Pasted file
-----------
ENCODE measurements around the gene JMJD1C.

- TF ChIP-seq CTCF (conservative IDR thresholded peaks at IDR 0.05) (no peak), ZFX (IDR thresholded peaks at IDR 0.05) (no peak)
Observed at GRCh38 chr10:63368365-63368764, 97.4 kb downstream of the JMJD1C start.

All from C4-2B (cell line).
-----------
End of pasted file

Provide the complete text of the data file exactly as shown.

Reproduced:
ENCODE measurements around the gene JMJD1C.

- TF ChIP-seq CTCF (conservative IDR thresholded peaks at IDR 0.05) (no peak), ZFX (IDR thresholded peaks at IDR 0.05) (no peak)
Observed at GRCh38 chr10:63368365-63368764, 97.4 kb downstream of the JMJD1C start.

All from C4-2B (cell line).